So We Have a Border Wall — Now What?

By Stew Magnuson

CBP Public Affairs photo

I was driving in the Lancashire countryside with an English friend of mine a couple years ago when I spotted what looked to be a crumbling tower on a hilltop.

“What’s that?” I asked. “Some kind of Roman ruins?”

“No,” he laughed. “That’s a folly. Haven’t you heard of a folly?”

I knew the word, of course, but never in this context. Apparently, British aristocracy had old-looking structures constructed on their lands to make it seem like they owned something interesting or historic, when they really didn’t.

The word “folly” comes to mind when considering the border wall constructed in the Southwest United States over the past four years.

Was it a folly, or did the last administration leave behind something useful for national security? It’s an important question because some $922 million was taken from the Defense Department’s infrastructure budget to construct some 450 miles of border barriers — most of it reportedly 30-foot-tall steel fencing replacing older infrastructure.

Four years ago, in a column written shortly before President Donald Trump was sworn in, I predicted that the border wall as he described it in his campaign would never be built, even if he served two terms. It’s fair to look back at that column and determine what I got right and what I got wrong.

First of all, I put aside the discussion on whether there should be a wall or fencing at all. It’s every sovereign nation’s right to determine whom it lets pass through its border and what kind of infrastructure it wants to build there. That’s not the debate.

The thinking behind the column I wrote four years ago was based on three investigative trips to the Southwest border, extensive reporting on the George W. Bush administration’s Secure Border Initiative and years of covering the Department of Homeland Security and Defense Department’s cumbersome acquisition systems.

My thesis was that it would take the slow acquisition system years to determine the right technology for the border and to choose a contractor, thus eating up time before construction kicked off.

It’s obvious that prediction was off base as a whopping 450 miles of new or replacement fencing was completed before the Biden administration called a halt to the project in January. On its face, that’s an impressive number.

We now know that the Trump administration simply ignored the traditional acquisition system, ran roughshod over federal environmental regulations and paid for the project by raiding the Defense Department’s infrastructure accounts.

According to documents acquired by McClatchy News Service, the former administration requested $3.6 billion in Defense Department funds, but spent only $922 million.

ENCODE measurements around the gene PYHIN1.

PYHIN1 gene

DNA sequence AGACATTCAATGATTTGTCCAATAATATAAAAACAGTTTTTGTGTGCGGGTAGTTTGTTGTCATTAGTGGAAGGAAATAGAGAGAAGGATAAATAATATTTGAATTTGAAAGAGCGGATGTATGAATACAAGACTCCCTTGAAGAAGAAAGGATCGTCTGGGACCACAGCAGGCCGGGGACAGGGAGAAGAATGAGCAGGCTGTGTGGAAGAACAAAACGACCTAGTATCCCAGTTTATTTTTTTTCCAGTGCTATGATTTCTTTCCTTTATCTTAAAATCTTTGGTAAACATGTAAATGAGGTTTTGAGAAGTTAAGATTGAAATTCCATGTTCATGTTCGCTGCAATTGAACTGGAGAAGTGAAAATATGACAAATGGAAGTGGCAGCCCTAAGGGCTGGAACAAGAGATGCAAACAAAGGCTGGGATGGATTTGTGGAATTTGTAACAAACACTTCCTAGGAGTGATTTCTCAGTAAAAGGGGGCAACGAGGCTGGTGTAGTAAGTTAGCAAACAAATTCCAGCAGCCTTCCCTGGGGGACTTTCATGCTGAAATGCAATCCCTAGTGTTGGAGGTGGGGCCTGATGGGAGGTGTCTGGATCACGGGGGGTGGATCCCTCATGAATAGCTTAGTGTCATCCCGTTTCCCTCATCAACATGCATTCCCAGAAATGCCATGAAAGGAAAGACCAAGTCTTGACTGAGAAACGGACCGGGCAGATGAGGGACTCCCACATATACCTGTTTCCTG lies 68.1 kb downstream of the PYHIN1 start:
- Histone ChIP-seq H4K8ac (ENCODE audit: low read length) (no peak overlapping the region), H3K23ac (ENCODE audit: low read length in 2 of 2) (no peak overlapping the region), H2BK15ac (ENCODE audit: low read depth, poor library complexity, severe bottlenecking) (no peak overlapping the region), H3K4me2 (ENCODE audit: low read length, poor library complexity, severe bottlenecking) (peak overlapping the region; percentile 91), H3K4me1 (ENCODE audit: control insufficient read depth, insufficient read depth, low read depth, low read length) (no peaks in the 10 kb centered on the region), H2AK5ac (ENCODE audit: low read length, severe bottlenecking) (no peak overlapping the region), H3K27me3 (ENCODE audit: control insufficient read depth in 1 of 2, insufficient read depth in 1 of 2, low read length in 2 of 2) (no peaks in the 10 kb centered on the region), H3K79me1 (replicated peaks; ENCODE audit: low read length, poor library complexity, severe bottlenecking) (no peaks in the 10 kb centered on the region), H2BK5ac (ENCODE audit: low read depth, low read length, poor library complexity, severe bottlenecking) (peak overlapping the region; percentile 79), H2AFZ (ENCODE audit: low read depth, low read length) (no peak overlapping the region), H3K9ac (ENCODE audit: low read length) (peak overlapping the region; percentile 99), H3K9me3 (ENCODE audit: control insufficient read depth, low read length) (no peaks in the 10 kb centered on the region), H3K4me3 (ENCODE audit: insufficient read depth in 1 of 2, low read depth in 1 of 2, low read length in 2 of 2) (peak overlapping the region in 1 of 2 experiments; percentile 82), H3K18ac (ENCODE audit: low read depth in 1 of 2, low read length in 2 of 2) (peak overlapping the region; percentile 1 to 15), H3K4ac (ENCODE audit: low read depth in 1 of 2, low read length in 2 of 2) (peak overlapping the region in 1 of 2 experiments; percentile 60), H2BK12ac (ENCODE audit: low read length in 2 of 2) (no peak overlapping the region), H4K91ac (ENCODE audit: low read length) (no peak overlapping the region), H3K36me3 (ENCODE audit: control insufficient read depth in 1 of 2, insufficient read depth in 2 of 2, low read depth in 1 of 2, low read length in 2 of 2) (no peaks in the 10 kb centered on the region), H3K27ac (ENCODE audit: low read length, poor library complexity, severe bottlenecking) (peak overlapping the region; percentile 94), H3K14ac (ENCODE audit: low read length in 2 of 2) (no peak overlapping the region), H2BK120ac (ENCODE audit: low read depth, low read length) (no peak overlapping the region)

That’s still a lot of money. What happened over the past four years should be put aside and the question should now be, “We have 450 miles of new barriers — now what?”

Is the new infrastructure effective? There needs to be a serious, bipartisan, unemotional and unflinching study on what exactly U.S. taxpayers received for their money.

Keep in mind that no wall has ever been built that human ingenuity hasn’t been able to defeat. That was a lesson I learned visiting the Checkpoint Charlie Museum in West Berlin back in 1985 — the bad old days when the Berlin Wall still stood and attempting to cross it could result in death. The museum was full of displays showing the numerous clever ways freedom-seeking East Germans defeated the most heavily armed border structure ever built.

If the new fence can’t be 100 percent effective, what is an acceptable number to measure success?

Border Patrol agents I rode along with in the 2000s always described fencing, car barriers and cameras as something tactical. None of them ever said the infrastructure could stop every would-be migrant. Fences slowed down border crossers, making it easier to catch them.

Meanwhile, the Trump administration seemed to want a “strategic” wall — something that would keep out migrants seeking work, leaving more jobs for Americans, along with criminal aliens, rendering America as a whole, safer.

The study should determine if the new barriers are tactically useful for Border Patrol agents, and if so where? Any investigation should start by asking these agents, who know the lay of the land better than any bureaucrat.

The “where” question is important because DHS officials in the past have said there didn’t need to be a border wall stretching from the Gulf of Mexico to the Pacific Ocean — as Trump envisioned — because nature and topography often provided the needed barriers.

As the Bush administration discovered during the Secure Border Initiative, building fences is expensive, but maintenance costs are forever.
The forces of nature — wind, extreme heat, extreme cold and gravity — are already wearing on the “Trump Wall.” Drug smugglers and would-be migrants are looking for structural weaknesses to exploit and creating holes that need to be repaired.

A study should determine what parts of the wall are worth maintaining and estimate how much this will cost. If there’s no upkeep, then the fencing will begin to deteriorate and it will truly end up as a folly.

The story of the Trump Wall did not end with the stroke of President Joe Biden’s pen. The next administration could restart construction, or Congress could mandate it. But before that happens, taxpayers should know if they are receiving any value for their money.

Topics: Defense Department, Homeland Security

Comments (1)

Re: So We Have a Border Wall — Now What?

Very sensible indeed. I hope the current Administration follows this advice.

Michael Liggan at 10:58 AM
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